Unfortunately, the most accurate COVID-19 test often takes 24 hours or longer to return results from a lab.

At-home test kits offer results in minutes but are far less accurate.

However, researchers at the University of Florida (UF) have helped to develop a COVID-19 testing device that can detect coronavirus infection in as little as 30 seconds. The testing device is just as sensitive and accurate as a PCR or polymerase chain reaction test, the gold standard of testing. UF researchers are now working with scientists at National Yang Ming Chiao Tung University in Taiwan.

Researchers say the device could transform public health officials’ ability to quickly detect and respond to the coronavirus or the next pandemic.

UF has entered into a licensing agreement with a New Jersey company, Houndstoothe Analytics. They hope to ultimately manufacture and sell the device, not just to medical professionals but also to consumers.

According to a recent peer-reviewed study published by UF researchers, the device boasts a 90 percent accuracy rating and comparable sensitivity to that of a PCR test.

Fan Ren, Ph.D. and Josephine Esquivel-Upshaw, D.M.D. 

“There is nothing available like it,” said Josephine Esquivel-Upshaw, D.M.D., a professor in the UF College of Dentistry’s Department of Restorative Dental Sciences and a member of the research team that developed the device. “It’s true point of care. It’s access to care. We think it will revolutionize diagnostics.”

The device is not yet approved by the U.S. Food and Drug Administration. Researchers say they must first ensure that test results are not abstracted by cross-contamination. This analysis is ongoing as researchers work to identify other pathogens that might be found in the mouth and saliva that could precipitate contagion, such as other coronaviruses, staph infections, the flu, pneumonia and 20 others.

The hand-held apparatus is powered by a 9-volt battery and uses an inexpensive test strip, similar to those used in blood glucose meters. Coronavirus antibodies are attached to a gold-plated film at the tip of the device. The test strip is placed on the tongue to collect a tiny sample of saliva. The test strip is then inserted into a reader connected to a circuit board that houses the “brains” of the device.

If someone is infected, the coronavirus in the saliva binds with the antibodies and begins to dart around as they are prodded by two electrical pulses produced by a unique transistor. A higher concentration of coronavirus changes the electrical conductance of the sample which alters the voltage of the electrical pulses.

The voltage signal is amplified a million times and converted to a numerical value, which is essentially the sample’s electrochemical fingerprint. That value indicates a positive or negative result. A low value indicates a higher proportion of the virus detected within the sample. Researchers say the device’s ability to quantify viral and antibody load makes it especially useful for clinical purposes.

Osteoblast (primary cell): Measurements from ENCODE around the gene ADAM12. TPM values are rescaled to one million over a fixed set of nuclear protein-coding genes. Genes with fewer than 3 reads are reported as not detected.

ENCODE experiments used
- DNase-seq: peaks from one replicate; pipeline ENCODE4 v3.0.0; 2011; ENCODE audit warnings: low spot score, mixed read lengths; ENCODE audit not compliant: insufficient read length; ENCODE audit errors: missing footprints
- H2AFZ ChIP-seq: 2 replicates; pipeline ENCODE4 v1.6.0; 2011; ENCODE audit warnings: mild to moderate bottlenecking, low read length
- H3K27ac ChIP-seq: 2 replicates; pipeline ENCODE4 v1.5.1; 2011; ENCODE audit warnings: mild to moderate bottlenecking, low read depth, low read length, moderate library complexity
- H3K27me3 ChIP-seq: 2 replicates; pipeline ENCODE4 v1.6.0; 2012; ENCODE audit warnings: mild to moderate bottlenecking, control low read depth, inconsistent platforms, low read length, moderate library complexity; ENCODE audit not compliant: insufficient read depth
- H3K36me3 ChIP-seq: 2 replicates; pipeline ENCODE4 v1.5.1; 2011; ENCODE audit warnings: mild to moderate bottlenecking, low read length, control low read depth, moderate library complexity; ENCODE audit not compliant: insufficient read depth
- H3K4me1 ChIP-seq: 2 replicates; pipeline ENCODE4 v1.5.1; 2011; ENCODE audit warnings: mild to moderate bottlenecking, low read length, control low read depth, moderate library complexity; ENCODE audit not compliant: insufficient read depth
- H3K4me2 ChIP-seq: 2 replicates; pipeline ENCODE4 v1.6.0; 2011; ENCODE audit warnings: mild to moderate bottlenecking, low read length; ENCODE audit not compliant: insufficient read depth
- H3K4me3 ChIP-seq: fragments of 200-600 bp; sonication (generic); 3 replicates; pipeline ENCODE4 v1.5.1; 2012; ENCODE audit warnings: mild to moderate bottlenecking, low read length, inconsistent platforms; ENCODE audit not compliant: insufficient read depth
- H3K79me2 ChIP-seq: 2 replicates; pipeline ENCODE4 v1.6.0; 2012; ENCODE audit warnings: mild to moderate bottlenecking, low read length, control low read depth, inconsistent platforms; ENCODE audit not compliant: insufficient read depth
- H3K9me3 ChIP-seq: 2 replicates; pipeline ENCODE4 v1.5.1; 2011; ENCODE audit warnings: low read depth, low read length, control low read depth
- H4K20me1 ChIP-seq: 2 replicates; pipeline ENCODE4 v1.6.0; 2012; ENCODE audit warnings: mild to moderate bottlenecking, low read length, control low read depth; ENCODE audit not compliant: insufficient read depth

Esquivel-Upshaw confirms that the product can be constructed for less than $50. In contrast, PCR test equipment can cost thousands.

 The research team also is studying its ability to detect specific proteins that could be used to diagnose other illnesses, including cancer, a heart attack and immune health. 

Fan Ren, Ph.D., a distinguished professor in the Herbert Wertheim College of Engineering’s Department of Chemical Engineering and his team have been developing semiconductor-based sensor devices for nonmedical purposes long before COVID-19.

Ren notes that he finds inspiration for his work in the recent death of his wife which was unrelated to COVID-19. [SL1] He connects his grief to the mourning of the rest of the world amidst the COVID-19 pandemic.

“Almost a million people have died of COVID” in the United States, Ren said. “Those are so many tragedies. Old people. Young people. You name it. I said, ‘No, that’s it.’ That is too much.”

He told of several institutions working on devices that use a field effect transistor (FET) like that found in the COVID-19 testing device his team is developing. Even so, those devices are made for one-time use. The sample is applied directly to the FET, so the transistor is no longer usable and must be discarded.

Ren states that the expendable nature of those devices makes them expensive and impractical for mass testing.

The UF device is unique in its structure due to the separation of the transistor from the sample, like blood glucose meters that use test strips to collect a drop of blood after a lancet pierces a finger. This innovation sets the device apart from the rest in both affordability and ease of use.

Ren proposes that the device could be a crucial advancement in testing for venues with large crowds, such as concerts, sporting events or classrooms. Researchers say the unit would also potentially provide access to inexpensive and accurate testing in rural areas and developing nations.

Researchers also discussed the limitless opportunities for personal usage of the device such as parties, events, and other gatherings.

“Yes or no. You’re infected or not infected. You get the answer right away,” said Ren.


Reprinted from Today’s FDA, 2022 May/June issue. Visit floridadental.org/publications to view Today’s FDA archives.